Recently, we took a tasty dive into what liquidity really means and why it’s absolutely crucial in defi for sustainable growth. It forms the bedrock of successful trades and fluid volume.
In a similar vein, it’s important to consider the mechanics of how our trades and markets are actually executed on a DEX, and by extension aggregators. We hear about market makers (MM) and automated market makers (AMM) from traditional market news as well as crypto analysts, so let’s parse out the details in order to confidently navigate defi moving forward.
If liquidity is the oil that represents the availability of a coin or token to buy or sell, then MM/AMM are the engines of defi themselves.
On a centralized exchange, a market maker is an entity that provides liquidity for trades so that the CEX can execute buys and sells at desired prices as quickly and precisely as possible. The CEX acts as the middle party here while various companies or monied private traders create orders mirroring those of users to ensure that trading pairs retain proper backing, selling into your buys and buying into your sells.
If this weren’t the case, slippage could easily occur wherein buys or sells would fill at higher or lower prices than desired due to low liquidity for trading, which often means someone receives less than desired for their trade.
This phenomenon of a buy or sell substantially increasing or decreasing the measured market cap of a project beyond expected levels due to available liquidity is called price impact. Projects with poor liquidity can experience extreme volatility in price when larger holdings are bought or sold; we’ll look at this idea closer shortly.
On a decentralized exchange, there are no intermediaries like with a CEX; the goal is to match buyers and sellers directly. Instead, an automated market maker, comprised of automized smart contracts, dictates asset price and liquidity. What we know as liquidity pools are essentially just smart contracts tasked with holding various amounts of an asset provided by any number of wallets, and the AMM draws upon these liquidity sources to execute trades.
Unlike on a CEX where market making is reserved for deep pockets, anyone can provide to an LP pool on a DEX as long as they meet the conditions set forth in the AMM smart contracts. As we’ve already observed, many liquidity pools reward providers with percentages of fees via LP tokens in exchange for their liquidity, which incentivizes further LP. Some protocols even allow those LP tokens to be staked, a process called yield farming, which affords liquidity providers additional reward incentives.
While this approach is greatly decentralized and fairer for the average investor to take part in LP, a DEX is also more likely to run into the aforementioned issues of slippage and price impact when liquidity is thin. This is most common with new or small asset pairs where volatility can be higher; as we covered previously, GOLD1 solved this issue by converting 1% of all token volume directly into LP tokens and burning them, ensuring healthy and sustainable liquidity over time.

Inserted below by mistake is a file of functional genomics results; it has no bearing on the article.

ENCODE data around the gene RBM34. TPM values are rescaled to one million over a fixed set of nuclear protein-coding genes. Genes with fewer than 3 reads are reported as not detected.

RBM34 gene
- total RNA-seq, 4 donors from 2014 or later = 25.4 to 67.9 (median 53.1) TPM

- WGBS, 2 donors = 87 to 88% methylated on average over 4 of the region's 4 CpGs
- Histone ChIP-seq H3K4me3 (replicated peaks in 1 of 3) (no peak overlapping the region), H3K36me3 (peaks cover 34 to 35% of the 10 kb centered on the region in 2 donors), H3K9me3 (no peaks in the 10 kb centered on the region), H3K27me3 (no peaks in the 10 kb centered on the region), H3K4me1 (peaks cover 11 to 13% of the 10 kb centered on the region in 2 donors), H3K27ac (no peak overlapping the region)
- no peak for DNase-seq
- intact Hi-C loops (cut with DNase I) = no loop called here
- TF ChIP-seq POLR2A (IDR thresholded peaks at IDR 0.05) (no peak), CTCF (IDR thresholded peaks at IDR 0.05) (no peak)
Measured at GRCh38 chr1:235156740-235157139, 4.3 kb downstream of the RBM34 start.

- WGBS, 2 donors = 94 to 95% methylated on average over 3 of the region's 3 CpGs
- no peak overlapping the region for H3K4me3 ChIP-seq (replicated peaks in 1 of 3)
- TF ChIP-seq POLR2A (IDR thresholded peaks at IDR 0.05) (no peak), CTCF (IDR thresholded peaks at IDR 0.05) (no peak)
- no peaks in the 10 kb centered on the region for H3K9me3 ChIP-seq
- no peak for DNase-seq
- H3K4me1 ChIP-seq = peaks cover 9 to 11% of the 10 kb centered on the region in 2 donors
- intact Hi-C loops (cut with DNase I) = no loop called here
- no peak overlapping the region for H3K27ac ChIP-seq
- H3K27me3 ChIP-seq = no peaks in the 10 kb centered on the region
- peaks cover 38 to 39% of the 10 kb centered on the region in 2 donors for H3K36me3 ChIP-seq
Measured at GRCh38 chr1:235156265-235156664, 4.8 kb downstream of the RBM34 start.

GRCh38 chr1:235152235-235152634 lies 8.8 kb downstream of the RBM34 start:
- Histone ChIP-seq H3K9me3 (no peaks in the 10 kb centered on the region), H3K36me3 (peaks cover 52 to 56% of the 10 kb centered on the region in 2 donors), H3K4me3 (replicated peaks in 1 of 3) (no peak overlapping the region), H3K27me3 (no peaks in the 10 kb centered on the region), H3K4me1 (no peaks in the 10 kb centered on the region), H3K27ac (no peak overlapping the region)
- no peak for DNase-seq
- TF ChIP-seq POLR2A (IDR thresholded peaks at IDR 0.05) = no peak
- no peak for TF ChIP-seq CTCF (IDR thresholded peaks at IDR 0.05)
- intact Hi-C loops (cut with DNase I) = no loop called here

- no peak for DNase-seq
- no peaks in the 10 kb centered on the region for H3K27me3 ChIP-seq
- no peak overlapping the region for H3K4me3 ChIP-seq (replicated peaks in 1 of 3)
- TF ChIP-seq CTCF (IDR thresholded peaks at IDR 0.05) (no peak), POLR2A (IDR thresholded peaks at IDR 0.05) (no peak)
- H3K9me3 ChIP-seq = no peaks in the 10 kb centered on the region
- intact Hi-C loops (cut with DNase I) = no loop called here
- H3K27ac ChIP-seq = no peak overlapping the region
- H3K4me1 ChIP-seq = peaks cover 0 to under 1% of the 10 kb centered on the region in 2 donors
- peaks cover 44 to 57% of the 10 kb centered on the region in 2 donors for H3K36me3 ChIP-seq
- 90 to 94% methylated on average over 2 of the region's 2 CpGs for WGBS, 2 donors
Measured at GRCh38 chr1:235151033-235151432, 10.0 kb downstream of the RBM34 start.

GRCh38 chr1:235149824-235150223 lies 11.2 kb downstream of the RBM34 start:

Impermanent loss is another potential concern in AMM wherein asset prices shift excessively within a liquidity pool and the value of one’s LP token changes compared to when someone provided liquidity.
It’s called impermanent because the loss is only realized if one removes liquidity. The possibility of the asset ratio reverting back is always there, and LP token rewards alongside yield farming can sometimes offset these temporary fluxes. For long-term LP in sustainable projects, the risk from IL is typically the lowest.
Now that we’ve laid out the plans for how defi markets work, we can zoom in on some details to uncover interesting potential for generating value for our Gold Mine in the future.
MEV originally stood for ‘miner extractable value’ in a proof of work context wherein miners would organize blocks of transactions in such a way as to maximize the fees they extract; this was possible because miners controlled which blocks were included or excluded, and how they were ordered. On Ethereum, which is now proof of stake, validators assume these functions, so MEV stands for ‘maximal extractable value’ in this case.
We most often hear about MEV in the context of MEV bots, and they are indeed a very common way people glean value from pending transactions. They can help to stabilize prices across various DEX and defi overall, but they in some cases they can also negatively impact traders via front-running or spiking gas fees.
Arbitrage entails looking for price differences across various DEX in order to buy an asset at a lower price in one place and then sell it at a higher price in another within one transaction. This can be done manually or automated via a bot and is highly competitive due to its popularity and simplicity.